Federer Down, Murray Up

Wimbledon 2011
By Hiland Doolittle, June 29th, 2011

Jo Willy Tsonga accomplished the unthinkable. Roger Federer had never lost a Grand Slam match when leading 2 sets to none. In such matches, his career record was 178 – 0. After Jo Willy performed his quarterfinal magic, the Swiss is now 178 – 1 in majors after winning the first two sets.

After Roger won the second set tiebreaker, Tsonga appeared doomed as Federer used his efficient game to offset daring rushes and net play by the Frenchman. In the second set, neither player could break serve and when Federer raced to a 5-0 lead in the tiebreaker it seemed the Frenchman would break down.

With his back against the wall, the 12th seed lifted his play. After allowing a break in the first set, Tsonga gave Federer no other opportunities to break serve. Meanwhile, Tsonga capitalized on 3 of 9 break chances. The fact that he did not permit even one break chance in the last three sets was the key to the win.

The 3-6, 6-7(3), 6-4, 6-4, 6-4 win marks Tsonga’s first Wimbledon semi-final but he has now reached Grand Slam semifinals four times. Tsonga has played the best tennis of his career in the last two months. He will next meet 2nd seed Novak Djokovic. The Frenchman has won 5 of the seven matches played against Djokovic.

Djokovic had to adjust to the play of youngster Bernard Tomic of Australia. Tomic employed an interesting strategy against the favored Djokovic. Determined not to go head on head with Djokovic, the Aussie varied the pace and kept the ball at Novak in the middle of the court along the baseline. During a stretch of the first set and for the entire second set, Tomic controlled the tempo of the match. He rode the second set victory to a 3-1 lead in the third set. But, Djokovic came alive against his practice partner and rolled of seven straight games.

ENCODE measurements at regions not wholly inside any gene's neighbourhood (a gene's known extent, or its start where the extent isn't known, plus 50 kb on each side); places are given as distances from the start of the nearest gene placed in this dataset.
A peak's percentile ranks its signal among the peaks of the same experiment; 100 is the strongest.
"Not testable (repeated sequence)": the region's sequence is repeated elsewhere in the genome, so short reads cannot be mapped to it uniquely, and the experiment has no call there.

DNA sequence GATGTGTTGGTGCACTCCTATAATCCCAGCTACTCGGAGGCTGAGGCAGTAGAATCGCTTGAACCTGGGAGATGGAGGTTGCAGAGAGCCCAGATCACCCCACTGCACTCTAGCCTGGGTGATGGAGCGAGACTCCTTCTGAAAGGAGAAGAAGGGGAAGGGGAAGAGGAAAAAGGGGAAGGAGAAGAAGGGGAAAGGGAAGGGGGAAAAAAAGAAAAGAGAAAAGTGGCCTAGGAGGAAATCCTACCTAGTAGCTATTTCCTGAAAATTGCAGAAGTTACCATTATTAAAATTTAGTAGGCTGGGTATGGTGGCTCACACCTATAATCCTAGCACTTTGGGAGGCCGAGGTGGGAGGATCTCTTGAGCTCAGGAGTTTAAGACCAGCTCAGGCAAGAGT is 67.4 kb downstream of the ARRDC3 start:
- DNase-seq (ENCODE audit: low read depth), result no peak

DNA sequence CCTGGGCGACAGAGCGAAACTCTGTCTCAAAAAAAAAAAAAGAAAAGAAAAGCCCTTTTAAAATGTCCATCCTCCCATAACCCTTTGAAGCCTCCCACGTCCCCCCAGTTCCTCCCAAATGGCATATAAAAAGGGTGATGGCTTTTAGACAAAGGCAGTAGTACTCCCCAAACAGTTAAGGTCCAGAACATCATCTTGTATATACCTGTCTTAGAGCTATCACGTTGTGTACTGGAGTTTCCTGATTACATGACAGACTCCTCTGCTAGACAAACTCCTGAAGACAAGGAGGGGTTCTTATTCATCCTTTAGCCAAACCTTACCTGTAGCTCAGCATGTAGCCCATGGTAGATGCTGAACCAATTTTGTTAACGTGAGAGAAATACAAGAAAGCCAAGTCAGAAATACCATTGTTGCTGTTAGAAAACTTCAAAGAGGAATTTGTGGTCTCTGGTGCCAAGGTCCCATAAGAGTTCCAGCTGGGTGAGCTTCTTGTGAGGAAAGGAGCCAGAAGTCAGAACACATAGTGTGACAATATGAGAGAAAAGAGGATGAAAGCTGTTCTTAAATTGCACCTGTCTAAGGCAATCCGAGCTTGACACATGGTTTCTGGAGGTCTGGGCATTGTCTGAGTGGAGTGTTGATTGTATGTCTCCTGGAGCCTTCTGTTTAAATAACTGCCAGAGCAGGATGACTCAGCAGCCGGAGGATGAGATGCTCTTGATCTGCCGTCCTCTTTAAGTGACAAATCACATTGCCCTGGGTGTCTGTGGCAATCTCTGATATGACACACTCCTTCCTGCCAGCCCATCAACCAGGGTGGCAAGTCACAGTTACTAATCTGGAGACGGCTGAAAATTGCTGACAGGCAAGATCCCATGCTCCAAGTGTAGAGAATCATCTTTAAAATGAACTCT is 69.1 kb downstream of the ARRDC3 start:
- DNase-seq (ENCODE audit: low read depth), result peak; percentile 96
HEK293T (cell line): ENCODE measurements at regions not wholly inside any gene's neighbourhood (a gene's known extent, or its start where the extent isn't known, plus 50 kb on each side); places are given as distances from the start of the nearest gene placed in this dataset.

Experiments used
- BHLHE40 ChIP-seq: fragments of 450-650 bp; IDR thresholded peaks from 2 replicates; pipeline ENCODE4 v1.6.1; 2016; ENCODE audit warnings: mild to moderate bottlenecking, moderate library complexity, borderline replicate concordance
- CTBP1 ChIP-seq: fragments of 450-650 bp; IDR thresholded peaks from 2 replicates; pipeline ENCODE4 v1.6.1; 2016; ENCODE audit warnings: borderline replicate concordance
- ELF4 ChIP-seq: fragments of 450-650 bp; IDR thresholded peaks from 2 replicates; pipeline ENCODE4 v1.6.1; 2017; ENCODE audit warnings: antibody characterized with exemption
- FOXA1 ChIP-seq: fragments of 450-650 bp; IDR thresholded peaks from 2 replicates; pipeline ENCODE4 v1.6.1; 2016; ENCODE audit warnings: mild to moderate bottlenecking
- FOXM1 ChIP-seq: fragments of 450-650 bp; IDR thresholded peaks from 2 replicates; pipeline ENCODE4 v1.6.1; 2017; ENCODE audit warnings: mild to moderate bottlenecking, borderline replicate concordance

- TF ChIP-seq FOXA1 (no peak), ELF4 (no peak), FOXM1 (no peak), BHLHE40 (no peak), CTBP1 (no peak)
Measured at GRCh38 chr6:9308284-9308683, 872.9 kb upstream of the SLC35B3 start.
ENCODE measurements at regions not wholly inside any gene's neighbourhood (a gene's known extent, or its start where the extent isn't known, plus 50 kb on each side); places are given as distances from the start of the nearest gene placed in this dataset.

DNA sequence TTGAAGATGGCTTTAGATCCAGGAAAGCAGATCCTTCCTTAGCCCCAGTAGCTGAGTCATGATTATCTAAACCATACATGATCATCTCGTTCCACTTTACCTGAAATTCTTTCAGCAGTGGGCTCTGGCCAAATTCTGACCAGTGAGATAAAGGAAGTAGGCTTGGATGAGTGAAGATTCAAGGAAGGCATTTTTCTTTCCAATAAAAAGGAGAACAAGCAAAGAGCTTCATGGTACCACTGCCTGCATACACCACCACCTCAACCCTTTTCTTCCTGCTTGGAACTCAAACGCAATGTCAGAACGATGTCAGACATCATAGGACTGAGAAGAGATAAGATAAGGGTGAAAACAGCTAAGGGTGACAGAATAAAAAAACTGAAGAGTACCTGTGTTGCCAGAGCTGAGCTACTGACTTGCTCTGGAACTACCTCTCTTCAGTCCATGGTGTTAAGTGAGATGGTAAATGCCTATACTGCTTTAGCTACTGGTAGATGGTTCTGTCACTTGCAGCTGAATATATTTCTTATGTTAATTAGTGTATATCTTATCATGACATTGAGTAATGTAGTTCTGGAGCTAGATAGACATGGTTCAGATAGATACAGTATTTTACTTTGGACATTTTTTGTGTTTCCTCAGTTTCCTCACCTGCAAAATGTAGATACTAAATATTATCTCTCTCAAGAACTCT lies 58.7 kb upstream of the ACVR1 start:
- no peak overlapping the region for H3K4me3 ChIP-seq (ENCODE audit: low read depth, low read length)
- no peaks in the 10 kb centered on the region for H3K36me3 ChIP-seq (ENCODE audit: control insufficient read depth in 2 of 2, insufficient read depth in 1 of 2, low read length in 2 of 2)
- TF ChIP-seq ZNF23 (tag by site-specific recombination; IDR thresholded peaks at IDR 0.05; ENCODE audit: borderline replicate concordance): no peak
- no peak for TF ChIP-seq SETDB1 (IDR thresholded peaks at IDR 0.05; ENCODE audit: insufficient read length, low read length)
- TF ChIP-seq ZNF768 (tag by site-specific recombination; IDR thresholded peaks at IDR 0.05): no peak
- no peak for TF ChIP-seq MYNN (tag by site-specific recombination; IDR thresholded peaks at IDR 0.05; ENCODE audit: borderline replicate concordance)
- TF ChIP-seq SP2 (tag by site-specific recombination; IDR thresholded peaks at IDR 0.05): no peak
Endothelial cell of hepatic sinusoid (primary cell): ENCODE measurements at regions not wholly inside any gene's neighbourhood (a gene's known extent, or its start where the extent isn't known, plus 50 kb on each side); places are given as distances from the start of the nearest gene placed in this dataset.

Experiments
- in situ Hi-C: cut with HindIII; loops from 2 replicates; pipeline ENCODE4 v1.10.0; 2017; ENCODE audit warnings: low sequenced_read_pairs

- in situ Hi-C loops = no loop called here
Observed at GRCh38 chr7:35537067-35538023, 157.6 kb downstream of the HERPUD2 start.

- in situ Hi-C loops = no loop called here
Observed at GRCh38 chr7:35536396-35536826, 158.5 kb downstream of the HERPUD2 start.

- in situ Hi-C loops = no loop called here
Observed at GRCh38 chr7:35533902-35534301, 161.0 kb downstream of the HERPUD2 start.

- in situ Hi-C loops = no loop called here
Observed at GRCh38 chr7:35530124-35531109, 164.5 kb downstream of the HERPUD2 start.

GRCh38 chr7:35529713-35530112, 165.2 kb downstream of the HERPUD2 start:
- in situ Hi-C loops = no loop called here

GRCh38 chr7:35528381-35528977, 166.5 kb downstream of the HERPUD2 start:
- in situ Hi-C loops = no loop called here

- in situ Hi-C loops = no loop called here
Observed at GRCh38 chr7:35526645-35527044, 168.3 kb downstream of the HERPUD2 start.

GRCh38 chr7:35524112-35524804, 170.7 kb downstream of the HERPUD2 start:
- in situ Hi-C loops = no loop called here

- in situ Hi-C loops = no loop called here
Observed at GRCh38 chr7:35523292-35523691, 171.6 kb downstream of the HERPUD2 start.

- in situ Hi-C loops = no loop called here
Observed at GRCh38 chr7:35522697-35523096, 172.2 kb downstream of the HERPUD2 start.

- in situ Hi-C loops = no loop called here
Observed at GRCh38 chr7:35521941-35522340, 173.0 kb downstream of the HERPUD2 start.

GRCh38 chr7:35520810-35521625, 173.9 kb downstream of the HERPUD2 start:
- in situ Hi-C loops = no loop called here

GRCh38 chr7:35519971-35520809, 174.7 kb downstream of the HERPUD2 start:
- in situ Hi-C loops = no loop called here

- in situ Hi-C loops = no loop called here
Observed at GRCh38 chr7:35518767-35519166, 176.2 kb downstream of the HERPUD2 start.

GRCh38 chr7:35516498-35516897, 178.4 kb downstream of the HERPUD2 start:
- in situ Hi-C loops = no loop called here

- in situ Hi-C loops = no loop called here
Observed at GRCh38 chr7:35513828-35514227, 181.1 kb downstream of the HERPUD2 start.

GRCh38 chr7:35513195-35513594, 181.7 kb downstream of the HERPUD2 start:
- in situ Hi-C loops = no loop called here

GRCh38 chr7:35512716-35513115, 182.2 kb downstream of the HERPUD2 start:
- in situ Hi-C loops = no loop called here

After losing a service game in the third set, Bernard’s game plan broke down and he changed his style of play, trying to match Djokovic blow-for-blow. That is difficult for all the tour players and at the conclusion of the match, Tomic had committed 41 unforced errors compared to 27 by Djokovic. The Aussie did hit 4 more winners than the Serb. Tomic converted 3 of 5 break chances compared to 6 of 15 for Djokovic.

The semifinal match with Tsonga is more than an entrée to the finals for Novak. If he wins his semifinal match, he will become the new top ranked player on tour, replacing Nadal regardless of the final match victor.

After top seed Rafa Nadal downed the last American in the field, Mardy Fish, in four sets, he setup another semifinal contest with 4th ranked Andy Murray. Nadal extended his Wimbledon winning streak to 19 straight matches. As the defending champion, he will be favored but not by the vocal fans in attendance.

Nadal’s 6-3, 6-3, 5-7, 6-4 victory demonstrated his ability to control play. Fish tried to implement an aggressive serve and volley offense, but Rafa had answers. Fish, whose serve had carried him to the quarterfinals, did not have his best serving day.

Although his first serve was effective, he only won 40 percent of his second serves. To beat Nadal, Murray will need to land a high percentage of first serves and take chances on his second serves. Nadal has an 11-4 won-lost record against the Scotsman.

Andy Murray is the only quarterfinal victor to win in straight sets. The determined Scot did not blink while on Centre Court against upset master Feliciano Lopez, 6-3, 6-4, 6-4. Murray posted impressive numbers with 13 aces, 11 unforced errors and 40 outright winners.

Murray only allowed Lopez two break point opportunities. Lopez could not convert either chance. Murray broke once in each set converting 3 of 10 opportunities. Murray has been sharp for the last month, including his play in Rome and Paris. Still in search of his first Grand Slam title, he is well positioned to spring an upset against Nadal.

In big matches in the past, Murray has come up short. He seems to tone down his game at a time when he should dial it up a notch. The home crowd will probably spur his motivation.


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